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Quite a Tuesday

The opinions expressed by columnists are their own and do not necessarily represent the views of

My Tuesday started well before dawn when a friend from California texted me,

"Are you awake?"

"I am now."

"Turn on the news. Something horrible has happened in Brussels."

"What are you doing up?"

"I got up to pee and made the mistake of turning on the TV to check the news."

These are the conversations 70-year-old men have with one another.

There is no way to explain the mindless carnage that, it seems, has become far too easy for Islamic terror groups (current flavor is named ISIS) to visit on innocent people trying to get to work or get onto an airplane.

The situation is so unsettled that the U.S. Department of State issued a travel warning for Americans traveling anywhere in Europe:

Terrorist groups continue to plan near-term attacks throughout Europe, targeting sporting events, tourist sites, restaurants, and transportation.

That warning is in effect until June 20.

While victims of attacks in Brussels were still being identified, President Barack Obama was in Havana attending an exhibition baseball game between a Cuban team and the Tampa Bay Rays of MLB.

Seated next to Obama in box seats behind home plate was that bright beacon of freedom, Raul Castro.

All right, this trip has been in the making for a long time. Not attending the game out of respect for Brussels would have wrecked whatever Obama is trying to accomplish, and there was a moment of silence in the stadium before the game.

But, the optics of Obama and Castro doing the wave were, at best, difficult to take in. While all that was going on, there were elections and caucuses in Arizona (R and D), Utah (R and D) and Idaho (D).

Hillary Clinton went one-for-three (to continue the baseball flavor of this) but her one win, Arizona, added more to her delegate total than both of Bernie Sanders' wins in Utah and Idaho.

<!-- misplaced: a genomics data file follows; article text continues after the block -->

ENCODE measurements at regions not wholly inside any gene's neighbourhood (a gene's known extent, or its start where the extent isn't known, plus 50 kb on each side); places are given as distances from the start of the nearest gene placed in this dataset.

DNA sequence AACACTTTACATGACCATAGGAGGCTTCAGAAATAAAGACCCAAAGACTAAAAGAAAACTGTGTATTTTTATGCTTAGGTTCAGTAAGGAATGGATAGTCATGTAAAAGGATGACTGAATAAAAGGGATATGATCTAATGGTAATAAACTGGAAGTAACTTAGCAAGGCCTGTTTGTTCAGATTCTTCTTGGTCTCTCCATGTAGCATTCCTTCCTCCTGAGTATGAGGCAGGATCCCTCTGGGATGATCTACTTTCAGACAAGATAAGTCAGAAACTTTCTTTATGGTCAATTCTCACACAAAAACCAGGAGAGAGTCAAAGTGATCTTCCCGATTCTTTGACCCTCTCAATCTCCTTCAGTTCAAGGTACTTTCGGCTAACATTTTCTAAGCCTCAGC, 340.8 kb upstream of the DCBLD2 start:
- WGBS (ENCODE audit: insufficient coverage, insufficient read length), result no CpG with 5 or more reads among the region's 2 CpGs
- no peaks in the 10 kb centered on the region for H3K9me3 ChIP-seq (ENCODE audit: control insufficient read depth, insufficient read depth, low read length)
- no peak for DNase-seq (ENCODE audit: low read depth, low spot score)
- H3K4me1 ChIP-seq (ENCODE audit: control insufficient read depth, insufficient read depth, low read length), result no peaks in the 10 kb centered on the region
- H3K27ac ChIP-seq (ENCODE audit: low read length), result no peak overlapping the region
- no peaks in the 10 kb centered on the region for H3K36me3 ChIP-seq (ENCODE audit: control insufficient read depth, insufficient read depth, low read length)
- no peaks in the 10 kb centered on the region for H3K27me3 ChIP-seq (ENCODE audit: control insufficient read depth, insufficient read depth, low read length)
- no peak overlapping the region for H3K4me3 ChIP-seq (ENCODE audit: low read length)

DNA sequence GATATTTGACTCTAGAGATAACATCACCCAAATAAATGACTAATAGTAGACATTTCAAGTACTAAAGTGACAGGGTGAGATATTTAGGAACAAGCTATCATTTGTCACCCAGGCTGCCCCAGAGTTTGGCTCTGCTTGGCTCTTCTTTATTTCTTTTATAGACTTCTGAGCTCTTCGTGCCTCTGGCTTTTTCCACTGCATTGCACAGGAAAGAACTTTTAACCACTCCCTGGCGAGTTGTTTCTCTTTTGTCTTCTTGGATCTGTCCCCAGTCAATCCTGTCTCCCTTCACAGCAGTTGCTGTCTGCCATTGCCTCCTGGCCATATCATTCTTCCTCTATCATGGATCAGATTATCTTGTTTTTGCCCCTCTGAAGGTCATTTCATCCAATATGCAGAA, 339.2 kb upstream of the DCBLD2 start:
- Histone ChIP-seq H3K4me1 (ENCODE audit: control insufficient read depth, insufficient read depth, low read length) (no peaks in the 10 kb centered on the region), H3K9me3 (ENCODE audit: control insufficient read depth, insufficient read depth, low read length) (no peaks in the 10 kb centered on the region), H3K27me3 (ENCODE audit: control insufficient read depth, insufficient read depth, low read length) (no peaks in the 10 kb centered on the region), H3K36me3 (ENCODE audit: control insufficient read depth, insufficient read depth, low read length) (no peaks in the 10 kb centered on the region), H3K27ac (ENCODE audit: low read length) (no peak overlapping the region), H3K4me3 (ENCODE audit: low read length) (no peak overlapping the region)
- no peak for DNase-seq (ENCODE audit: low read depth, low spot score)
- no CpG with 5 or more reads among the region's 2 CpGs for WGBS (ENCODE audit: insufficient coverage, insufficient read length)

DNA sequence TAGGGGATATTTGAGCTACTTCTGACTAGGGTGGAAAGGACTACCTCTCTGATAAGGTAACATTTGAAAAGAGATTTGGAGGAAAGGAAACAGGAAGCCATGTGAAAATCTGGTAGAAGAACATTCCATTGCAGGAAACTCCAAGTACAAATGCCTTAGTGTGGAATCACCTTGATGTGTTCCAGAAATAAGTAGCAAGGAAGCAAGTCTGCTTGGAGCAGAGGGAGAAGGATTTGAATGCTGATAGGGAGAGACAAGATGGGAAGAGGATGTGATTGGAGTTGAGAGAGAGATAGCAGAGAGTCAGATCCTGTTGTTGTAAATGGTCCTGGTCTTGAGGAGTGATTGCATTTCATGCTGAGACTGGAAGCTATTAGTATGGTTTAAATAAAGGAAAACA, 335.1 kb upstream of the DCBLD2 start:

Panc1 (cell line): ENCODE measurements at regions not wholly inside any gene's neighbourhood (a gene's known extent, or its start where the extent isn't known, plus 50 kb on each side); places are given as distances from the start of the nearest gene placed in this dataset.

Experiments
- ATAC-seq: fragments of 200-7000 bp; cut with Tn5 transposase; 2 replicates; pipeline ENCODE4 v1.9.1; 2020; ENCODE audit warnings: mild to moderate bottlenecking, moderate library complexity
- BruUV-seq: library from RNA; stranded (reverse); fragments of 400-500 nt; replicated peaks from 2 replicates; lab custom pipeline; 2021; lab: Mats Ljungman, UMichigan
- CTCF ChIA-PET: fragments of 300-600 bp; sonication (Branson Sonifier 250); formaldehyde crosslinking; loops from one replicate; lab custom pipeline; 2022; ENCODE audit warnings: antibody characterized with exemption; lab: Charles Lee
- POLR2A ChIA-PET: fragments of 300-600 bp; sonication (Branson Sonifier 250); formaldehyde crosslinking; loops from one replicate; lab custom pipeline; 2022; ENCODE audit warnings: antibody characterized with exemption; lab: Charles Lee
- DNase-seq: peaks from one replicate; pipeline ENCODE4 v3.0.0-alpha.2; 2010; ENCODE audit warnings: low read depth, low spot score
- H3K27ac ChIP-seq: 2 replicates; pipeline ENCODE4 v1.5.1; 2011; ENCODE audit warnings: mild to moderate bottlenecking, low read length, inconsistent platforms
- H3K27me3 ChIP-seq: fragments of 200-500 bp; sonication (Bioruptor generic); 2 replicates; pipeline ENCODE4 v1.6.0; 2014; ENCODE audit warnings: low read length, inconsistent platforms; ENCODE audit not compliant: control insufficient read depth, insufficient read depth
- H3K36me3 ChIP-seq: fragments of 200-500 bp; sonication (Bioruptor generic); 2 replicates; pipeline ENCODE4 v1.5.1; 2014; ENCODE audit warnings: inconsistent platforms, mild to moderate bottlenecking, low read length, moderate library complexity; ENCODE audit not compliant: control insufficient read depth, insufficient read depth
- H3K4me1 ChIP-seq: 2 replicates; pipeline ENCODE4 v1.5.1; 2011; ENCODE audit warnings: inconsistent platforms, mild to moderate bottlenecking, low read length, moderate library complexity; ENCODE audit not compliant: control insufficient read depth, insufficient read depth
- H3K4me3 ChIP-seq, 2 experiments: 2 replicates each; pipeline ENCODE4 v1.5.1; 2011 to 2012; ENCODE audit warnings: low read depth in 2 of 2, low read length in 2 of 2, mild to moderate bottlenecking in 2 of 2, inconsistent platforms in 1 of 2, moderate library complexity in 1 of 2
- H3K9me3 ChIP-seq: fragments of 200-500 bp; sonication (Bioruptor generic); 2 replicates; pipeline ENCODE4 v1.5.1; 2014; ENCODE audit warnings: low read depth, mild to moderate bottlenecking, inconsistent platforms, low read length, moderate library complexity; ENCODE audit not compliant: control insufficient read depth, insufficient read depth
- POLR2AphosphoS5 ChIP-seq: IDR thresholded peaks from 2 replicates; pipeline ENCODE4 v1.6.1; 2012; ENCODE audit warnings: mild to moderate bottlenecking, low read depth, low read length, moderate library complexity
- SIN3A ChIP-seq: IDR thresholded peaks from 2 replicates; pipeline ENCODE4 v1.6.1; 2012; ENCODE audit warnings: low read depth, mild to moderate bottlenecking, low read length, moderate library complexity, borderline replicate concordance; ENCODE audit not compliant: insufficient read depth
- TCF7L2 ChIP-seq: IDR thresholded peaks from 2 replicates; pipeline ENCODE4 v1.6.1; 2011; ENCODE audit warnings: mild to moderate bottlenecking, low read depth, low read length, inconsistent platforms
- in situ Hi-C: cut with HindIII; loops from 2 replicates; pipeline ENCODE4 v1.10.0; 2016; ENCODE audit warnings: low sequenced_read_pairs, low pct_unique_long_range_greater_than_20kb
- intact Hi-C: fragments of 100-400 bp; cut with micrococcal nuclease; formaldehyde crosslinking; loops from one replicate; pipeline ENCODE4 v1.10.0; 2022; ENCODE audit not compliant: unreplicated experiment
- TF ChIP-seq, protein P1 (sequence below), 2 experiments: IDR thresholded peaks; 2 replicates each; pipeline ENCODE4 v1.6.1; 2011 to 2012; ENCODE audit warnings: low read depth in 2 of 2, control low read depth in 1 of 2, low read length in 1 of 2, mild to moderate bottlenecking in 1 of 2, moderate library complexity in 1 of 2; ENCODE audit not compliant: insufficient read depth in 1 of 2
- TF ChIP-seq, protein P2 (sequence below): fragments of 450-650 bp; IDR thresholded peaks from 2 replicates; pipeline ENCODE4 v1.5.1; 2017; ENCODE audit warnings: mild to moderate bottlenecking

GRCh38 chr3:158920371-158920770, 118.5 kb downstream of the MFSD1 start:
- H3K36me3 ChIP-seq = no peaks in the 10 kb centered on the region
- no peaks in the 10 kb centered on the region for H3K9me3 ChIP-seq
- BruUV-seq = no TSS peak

Over on the GOP side, Donald Trump won the Arizona primary and Ted Cruz won the Utah caucuses but, like the Dems, Arizona's 58 delegates out-stripped Utah's 40, so Trump also extended his lead.

The other Republican left in the field, John Kasich, won zero states yesterday and exactly that many delegates.

By my count (which may be slightly off), Kasich is now 1-for-38 (including contests in places like Guam and Northern Marianas). After he won Ohio, Kasich claimed the race was now "a whole new ballgame."

Maybe, but 1 for 38 is batting at a .028 level - way, WAY below the Mendoza Line (another baseball reference). In fact, that gets you sent back at least to a single-A minor league team, if not all the way back to the developmental league to ponder your future as a professional athlete.

I like Kasich. In fact, I voted for him in the Virginia Presidential Primary. But, as I Tweeted yesterday (@RichGalen), how does someone with few delegates [143] and little money continue to be taken seriously?

By the way, after last night Donald Trump has 739 delegates and Ted Cruz has 465 of the 1,237 needed for the nomination.

Kasich insists that he will stay in until the Republican convention begins in Cleveland on July 18 so that when the delegates come to their senses and look down the bench in the dugout to see who is still available (another baseball metaphor), they will send Gov. Kasich to the plate to be their nominee.

Two words: No chance.

Ok, so why is Bernie Sanders still in on the Democratic side?

First of all, he has money. He raised over $40 million in February alone. Second, even if he doesn't think he can climb past Clinton for the nomination, by staying in the race he keeps her having to sing from his songbook on income disparity, on trade, on Wall Street, on education, etc. etc.

Why? Because she can't afford to have all those young and energetic Sanders supporters take a hike during the general election campaign, or stay home next November 8.

Whew. Glad we made it to Wednesday.

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